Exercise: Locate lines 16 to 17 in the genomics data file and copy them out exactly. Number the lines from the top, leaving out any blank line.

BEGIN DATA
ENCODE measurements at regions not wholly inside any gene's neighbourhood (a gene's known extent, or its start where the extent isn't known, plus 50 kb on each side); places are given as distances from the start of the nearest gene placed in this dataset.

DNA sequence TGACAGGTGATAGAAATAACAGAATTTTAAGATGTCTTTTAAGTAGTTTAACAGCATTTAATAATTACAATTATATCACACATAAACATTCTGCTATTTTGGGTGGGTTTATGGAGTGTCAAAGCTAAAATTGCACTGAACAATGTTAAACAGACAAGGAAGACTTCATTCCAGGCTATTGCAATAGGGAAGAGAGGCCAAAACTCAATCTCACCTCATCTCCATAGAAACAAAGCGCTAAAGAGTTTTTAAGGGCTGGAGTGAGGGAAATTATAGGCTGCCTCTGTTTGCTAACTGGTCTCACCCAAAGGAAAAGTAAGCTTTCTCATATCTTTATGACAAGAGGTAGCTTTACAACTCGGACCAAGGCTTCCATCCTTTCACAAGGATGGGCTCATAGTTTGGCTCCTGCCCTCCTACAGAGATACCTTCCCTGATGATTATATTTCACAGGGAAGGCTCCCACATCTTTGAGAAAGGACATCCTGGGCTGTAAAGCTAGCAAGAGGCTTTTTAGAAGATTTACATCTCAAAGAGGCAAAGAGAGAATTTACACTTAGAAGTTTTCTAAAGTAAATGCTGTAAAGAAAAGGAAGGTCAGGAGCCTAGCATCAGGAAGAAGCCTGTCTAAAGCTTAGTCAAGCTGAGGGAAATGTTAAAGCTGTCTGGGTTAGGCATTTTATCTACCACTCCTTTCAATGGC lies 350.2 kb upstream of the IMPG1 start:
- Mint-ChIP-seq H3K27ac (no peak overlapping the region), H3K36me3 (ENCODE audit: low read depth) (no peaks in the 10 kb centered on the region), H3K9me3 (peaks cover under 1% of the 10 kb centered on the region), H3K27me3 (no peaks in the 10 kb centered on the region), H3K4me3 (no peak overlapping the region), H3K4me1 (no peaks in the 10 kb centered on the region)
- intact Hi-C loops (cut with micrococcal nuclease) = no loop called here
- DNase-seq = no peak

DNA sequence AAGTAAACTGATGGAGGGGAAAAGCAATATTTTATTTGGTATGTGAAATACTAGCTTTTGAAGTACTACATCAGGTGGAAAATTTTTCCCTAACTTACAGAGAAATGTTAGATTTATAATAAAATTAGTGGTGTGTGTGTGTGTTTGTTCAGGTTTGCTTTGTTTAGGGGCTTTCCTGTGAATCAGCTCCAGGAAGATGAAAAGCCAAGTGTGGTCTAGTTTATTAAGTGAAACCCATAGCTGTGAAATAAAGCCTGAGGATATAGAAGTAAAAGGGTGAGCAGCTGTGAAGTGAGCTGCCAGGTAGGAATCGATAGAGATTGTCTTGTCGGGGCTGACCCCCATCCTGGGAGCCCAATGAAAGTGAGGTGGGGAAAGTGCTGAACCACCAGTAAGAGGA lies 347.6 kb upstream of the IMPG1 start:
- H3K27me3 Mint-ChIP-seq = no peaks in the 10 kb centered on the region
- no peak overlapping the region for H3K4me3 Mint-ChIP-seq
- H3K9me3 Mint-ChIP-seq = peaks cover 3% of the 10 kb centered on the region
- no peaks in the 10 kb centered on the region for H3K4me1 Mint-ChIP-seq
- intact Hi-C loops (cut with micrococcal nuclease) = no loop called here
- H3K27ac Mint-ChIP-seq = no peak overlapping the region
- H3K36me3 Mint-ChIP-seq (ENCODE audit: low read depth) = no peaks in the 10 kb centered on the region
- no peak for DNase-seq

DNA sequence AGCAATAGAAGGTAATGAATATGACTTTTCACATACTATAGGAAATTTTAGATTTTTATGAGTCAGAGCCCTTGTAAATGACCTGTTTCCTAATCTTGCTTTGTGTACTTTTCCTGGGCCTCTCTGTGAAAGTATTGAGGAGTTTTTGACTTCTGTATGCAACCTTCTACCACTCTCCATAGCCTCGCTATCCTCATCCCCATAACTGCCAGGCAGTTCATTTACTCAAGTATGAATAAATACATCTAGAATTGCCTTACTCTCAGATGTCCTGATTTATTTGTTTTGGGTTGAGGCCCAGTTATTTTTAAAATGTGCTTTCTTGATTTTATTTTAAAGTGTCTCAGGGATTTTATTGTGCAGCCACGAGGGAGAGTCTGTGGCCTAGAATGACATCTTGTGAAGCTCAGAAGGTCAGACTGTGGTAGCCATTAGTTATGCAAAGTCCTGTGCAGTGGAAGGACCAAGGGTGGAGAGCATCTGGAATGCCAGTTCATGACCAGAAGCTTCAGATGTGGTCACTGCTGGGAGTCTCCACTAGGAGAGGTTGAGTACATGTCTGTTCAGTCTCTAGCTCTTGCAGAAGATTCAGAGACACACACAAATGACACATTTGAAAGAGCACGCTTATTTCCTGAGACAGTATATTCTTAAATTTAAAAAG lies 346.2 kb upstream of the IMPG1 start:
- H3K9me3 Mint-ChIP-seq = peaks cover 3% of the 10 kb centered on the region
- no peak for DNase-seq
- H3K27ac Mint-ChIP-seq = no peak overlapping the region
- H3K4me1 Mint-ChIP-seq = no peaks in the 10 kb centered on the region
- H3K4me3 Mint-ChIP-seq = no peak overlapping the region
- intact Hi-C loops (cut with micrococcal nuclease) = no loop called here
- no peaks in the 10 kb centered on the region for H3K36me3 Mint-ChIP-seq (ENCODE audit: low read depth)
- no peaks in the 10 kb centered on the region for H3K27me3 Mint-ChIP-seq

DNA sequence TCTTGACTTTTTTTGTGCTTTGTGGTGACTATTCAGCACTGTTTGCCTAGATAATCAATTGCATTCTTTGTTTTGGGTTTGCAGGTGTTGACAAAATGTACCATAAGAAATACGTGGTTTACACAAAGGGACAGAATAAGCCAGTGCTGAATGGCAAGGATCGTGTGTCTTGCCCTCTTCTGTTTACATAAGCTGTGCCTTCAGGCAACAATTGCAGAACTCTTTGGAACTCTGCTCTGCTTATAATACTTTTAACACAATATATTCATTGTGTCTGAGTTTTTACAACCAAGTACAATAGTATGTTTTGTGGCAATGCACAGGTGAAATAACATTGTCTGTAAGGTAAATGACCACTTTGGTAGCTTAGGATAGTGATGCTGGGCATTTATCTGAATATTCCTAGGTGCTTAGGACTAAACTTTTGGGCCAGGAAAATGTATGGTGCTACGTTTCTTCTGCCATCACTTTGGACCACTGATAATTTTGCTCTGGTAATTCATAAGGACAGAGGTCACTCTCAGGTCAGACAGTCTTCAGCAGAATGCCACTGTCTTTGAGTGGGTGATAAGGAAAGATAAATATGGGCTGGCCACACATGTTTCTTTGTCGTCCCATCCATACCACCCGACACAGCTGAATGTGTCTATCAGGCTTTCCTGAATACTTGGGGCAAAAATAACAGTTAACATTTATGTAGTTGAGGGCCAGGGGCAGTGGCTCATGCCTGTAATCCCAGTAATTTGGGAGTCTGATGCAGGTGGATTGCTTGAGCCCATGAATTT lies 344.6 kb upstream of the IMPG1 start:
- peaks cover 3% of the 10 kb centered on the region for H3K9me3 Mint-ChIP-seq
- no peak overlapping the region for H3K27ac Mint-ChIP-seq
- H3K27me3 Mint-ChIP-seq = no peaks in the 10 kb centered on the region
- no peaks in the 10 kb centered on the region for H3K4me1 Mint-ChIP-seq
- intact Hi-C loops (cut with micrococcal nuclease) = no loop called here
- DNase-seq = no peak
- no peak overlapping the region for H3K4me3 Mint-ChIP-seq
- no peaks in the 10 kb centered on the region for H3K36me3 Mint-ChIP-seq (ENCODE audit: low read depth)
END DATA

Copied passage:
- H3K9me3 Mint-ChIP-seq = peaks cover 3% of the 10 kb centered on the region
- no peak for DNase-seq